In such a situation one is forced to contemplate why this man, an Indian, is so revered by the Tibetans. They cry out to the Buddha, but they cry out to him a lot louder. I think this is because Padmasambhava really, really cherished the Tibetans, and in turn they took on and protected the Buddhist tantric teachings which were soon to vanish from India. Padmasambhava first made sure the dharma was secure at the start in Tibet, and then did everything he could to make sure the Buddhist teachings would survive as long as possible through the terma teachings.
I confess that I too hadn’t really gotten the point that without Padmasambhava we would not have the tantric teachings, we wouldn’t have terma, we would not have the Shambhala Teachings, and we would not have our two Sakyongs. So supplicating Padmasambava begins to seem like watering the roots of a huge tree, nurturing that connection as much as possible, and asking it to grow, protect and nourish everyone in the midst of this chaotic and difficult life.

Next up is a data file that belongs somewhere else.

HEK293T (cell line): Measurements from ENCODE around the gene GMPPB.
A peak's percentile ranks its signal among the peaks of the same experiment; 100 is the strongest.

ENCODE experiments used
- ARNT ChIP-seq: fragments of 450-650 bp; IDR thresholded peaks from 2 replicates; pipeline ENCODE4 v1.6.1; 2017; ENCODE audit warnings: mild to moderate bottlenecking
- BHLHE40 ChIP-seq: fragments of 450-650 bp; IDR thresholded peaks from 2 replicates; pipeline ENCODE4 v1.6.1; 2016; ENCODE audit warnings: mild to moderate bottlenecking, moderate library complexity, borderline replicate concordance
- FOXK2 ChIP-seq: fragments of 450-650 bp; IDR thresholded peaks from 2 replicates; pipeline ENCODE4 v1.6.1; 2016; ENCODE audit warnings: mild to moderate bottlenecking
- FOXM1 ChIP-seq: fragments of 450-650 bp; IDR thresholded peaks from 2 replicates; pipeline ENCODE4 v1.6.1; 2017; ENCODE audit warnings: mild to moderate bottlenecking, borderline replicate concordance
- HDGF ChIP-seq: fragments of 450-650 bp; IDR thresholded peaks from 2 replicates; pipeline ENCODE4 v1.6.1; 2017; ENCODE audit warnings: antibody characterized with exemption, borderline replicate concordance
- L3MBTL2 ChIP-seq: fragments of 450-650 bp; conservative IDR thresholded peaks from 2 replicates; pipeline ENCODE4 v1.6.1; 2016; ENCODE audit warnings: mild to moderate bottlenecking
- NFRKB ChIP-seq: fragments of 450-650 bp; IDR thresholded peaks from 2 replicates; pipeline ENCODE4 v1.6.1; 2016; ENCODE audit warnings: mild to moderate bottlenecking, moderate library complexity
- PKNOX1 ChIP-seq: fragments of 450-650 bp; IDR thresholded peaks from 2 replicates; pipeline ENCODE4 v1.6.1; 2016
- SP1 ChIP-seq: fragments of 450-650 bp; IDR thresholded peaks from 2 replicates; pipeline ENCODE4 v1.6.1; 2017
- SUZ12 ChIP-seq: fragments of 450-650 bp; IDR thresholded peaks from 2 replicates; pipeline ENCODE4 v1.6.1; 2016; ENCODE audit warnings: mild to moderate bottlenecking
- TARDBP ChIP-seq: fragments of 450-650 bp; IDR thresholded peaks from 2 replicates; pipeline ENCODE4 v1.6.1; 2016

This morning Dungse Lhuntrul Dechen Gyurme Rinpoche also known as Tulku Lhuntrul Rinpoche began the reading transmissions. These start in the morning at 6:30 sharp. Everything is pretty tightly timed to keep the events on track. Last night there was an announcement that there’d be an empowerment this morning so everyone is here, the lay community included though the crowd might have been a tiny bit thinner than last night. As it turned out there was no abhisheka, but a lot of reading.